3. Employees with disabilities often qualify for training and support programs like those Easterseals provides. This means often the individual you are hiring is either already trained in their job task, or the training you would normally pay for, instead is provided by Easterseals rather than coming out of your budget.
  4. There is plenty of accessible technology available today which allows integration into the workplace possible. Everything from screen readers to accessible phone applications allow for many employees with disabilities to accomplish job tasks you may not have initially thought was possible for them.

These points may have dispelled some of the reservations you may have about hiring a person with a disability, but if you still have questions, let us know! Our workforce development team is always open to meeting with business leaders to discuss how we can work together to help solve your staffing issues.

Also, keep an eye out for our upcoming National Disability Employment Awareness Month highlights, coming this October.

Success Story: Mature Worker Goes From Unemployed to a Six-Figure Salary

Mature Workers

It’s a line we hear all too often from hucksters, schemers, and con-men:

“You can go from rags to riches by buying my book and learning my money making secrets!”

They make promises of earning a six-figure salary in 6 months if you give them your money and listen to their advice. We of course know these are scams. But what if I told you I had a story about someone who enrolled in an Easterseals New Jersey program, spent $0 to do so, and ended up leaving the program with a $100,000 salary for a 40/hr. a week job – in under six months? Would you believe me? You should.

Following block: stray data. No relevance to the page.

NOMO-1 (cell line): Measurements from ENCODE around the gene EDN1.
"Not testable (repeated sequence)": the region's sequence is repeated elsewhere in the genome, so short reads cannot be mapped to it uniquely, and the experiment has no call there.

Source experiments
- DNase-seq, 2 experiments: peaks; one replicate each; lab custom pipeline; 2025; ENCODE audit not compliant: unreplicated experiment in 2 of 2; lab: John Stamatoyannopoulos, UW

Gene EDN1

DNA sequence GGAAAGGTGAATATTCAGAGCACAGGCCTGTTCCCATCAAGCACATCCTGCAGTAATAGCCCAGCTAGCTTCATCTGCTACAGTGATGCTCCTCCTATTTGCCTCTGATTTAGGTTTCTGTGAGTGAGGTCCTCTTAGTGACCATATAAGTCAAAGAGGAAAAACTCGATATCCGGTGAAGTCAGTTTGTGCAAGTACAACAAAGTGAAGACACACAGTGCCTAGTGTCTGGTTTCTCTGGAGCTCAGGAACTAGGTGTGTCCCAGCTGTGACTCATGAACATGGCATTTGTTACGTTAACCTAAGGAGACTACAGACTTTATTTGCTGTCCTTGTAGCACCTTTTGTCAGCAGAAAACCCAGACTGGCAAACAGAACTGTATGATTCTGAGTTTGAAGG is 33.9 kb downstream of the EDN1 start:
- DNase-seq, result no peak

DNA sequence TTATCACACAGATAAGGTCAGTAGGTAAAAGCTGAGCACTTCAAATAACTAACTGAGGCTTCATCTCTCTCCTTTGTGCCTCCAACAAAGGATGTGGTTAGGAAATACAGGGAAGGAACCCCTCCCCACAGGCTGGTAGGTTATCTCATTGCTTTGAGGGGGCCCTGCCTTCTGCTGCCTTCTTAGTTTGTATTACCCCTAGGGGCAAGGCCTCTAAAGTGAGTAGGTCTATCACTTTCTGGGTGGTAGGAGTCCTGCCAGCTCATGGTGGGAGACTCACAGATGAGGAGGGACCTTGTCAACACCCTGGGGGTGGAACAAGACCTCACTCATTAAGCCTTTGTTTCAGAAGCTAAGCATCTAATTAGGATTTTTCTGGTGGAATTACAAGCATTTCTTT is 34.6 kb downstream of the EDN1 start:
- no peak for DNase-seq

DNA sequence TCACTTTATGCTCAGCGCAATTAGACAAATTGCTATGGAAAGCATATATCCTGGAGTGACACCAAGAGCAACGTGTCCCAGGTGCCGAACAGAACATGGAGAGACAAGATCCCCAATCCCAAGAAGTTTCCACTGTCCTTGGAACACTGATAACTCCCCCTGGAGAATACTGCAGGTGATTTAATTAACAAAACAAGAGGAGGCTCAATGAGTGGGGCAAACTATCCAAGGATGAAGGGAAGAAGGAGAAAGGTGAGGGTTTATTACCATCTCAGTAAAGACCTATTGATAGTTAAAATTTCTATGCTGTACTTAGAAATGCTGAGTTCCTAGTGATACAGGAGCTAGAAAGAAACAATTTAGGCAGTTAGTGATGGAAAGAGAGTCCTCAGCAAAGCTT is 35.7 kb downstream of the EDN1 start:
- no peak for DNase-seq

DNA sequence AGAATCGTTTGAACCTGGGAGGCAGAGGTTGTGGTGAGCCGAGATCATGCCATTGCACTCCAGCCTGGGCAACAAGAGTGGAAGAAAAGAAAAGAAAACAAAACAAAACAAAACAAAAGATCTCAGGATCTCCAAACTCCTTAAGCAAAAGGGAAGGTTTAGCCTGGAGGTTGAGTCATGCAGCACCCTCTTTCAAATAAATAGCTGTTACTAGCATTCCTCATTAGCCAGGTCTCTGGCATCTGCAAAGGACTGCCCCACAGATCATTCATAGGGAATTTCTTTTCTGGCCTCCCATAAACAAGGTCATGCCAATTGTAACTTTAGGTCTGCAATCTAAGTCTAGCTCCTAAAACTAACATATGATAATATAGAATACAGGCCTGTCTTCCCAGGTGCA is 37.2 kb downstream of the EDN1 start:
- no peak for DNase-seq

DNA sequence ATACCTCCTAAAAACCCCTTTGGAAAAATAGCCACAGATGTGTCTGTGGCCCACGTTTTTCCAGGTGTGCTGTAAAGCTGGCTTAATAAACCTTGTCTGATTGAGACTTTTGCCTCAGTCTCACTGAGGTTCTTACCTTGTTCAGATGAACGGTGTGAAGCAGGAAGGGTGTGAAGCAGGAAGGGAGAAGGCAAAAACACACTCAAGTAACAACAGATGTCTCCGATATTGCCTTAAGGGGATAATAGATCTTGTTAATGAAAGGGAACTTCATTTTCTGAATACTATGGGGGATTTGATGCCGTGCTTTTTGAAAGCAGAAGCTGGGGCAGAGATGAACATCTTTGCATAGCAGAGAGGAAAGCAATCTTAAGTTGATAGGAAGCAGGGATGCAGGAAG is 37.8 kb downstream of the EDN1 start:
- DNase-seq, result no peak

Read moreSuccess Story: Mature Worker Goes From Unemployed to a Six-Figure Salary

Untapped Workforce? It’s Time to Start Hiring People with Disabilities

Untapped Workforce of People with Disabilities

People with Disabilities: The Untapped Workforce

In America today, we have a strong economy and unemployment is at an all-time-low. Companies are hiring, and have even expressed difficulty filling all their open positions. Now is the perfect time to start offering these employment opportunities to people with disabilities and special needs.

There is an unfounded misconception (emphasis on MISconception) that people with disabilities cannot work effectively.

Read moreUntapped Workforce? It’s Time to Start Hiring People with Disabilities

How Job Coaches Are Helping People Start Careers And Keep Them

A Professional Perspective Through the Eyes of Job Coach

The role of a job coach is more than just finding jobs for individuals with disabilities. A job coach (formally known as an Employment Specialist) provides a specialized type of mentorship intended to improve self-advocacy, employability skills, and work culture behavior. In short, we help people get jobs AND keep them. It’s one thing to land a job, it’s another entirely to maintain a high-level of work productivity that will lead to long-term employment and advancement. That’s why